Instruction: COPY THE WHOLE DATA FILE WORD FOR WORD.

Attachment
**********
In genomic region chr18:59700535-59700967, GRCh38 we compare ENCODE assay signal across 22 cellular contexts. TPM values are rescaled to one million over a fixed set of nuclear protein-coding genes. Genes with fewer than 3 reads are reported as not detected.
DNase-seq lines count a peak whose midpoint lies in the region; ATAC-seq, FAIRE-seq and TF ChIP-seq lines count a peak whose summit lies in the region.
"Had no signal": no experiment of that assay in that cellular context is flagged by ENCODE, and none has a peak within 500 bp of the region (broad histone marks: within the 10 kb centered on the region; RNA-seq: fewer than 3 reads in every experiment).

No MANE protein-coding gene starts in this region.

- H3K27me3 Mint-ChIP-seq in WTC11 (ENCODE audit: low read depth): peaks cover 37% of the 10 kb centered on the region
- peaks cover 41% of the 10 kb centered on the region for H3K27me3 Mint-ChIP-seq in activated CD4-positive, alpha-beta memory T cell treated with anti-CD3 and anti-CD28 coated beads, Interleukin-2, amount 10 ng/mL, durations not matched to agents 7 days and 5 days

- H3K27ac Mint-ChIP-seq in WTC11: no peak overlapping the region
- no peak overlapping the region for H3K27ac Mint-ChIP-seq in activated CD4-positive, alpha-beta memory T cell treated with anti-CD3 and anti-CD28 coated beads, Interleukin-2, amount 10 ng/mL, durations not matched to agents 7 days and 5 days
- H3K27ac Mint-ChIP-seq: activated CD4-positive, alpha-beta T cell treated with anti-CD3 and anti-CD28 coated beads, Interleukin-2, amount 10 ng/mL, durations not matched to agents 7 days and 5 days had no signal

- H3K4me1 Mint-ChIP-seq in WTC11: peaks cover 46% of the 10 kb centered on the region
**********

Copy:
In genomic region chr18:59700535-59700967, GRCh38 we compare ENCODE assay signal across 22 cellular contexts. TPM values are rescaled to one million over a fixed set of nuclear protein-coding genes. Genes with fewer than 3 reads are reported as not detected.
DNase-seq lines count a peak whose midpoint lies in the region; ATAC-seq, FAIRE-seq and TF ChIP-seq lines count a peak whose summit lies in the region.
"Had no signal": no experiment of that assay in that cellular context is flagged by ENCODE, and none has a peak within 500 bp of the region (broad histone marks: within the 10 kb centered on the region; RNA-seq: fewer than 3 reads in every experiment).

No MANE protein-coding gene starts in this region.

- H3K27me3 Mint-ChIP-seq in WTC11 (ENCODE audit: low read depth): peaks cover 37% of the 10 kb centered on the region
- peaks cover 41% of the 10 kb centered on the region for H3K27me3 Mint-ChIP-seq in activated CD4-positive, alpha-beta memory T cell treated with anti-CD3 and anti-CD28 coated beads, Interleukin-2, amount 10 ng/mL, durations not matched to agents 7 days and 5 days

- H3K27ac Mint-ChIP-seq in WTC11: no peak overlapping the region
- no peak overlapping the region for H3K27ac Mint-ChIP-seq in activated CD4-positive, alpha-beta memory T cell treated with anti-CD3 and anti-CD28 coated beads, Interleukin-2, amount 10 ng/mL, durations not matched to agents 7 days and 5 days
- H3K27ac Mint-ChIP-seq: activated CD4-positive, alpha-beta T cell treated with anti-CD3 and anti-CD28 coated beads, Interleukin-2, amount 10 ng/mL, durations not matched to agents 7 days and 5 days had no signal

- H3K4me1 Mint-ChIP-seq in WTC11: peaks cover 46% of the 10 kb centered on the region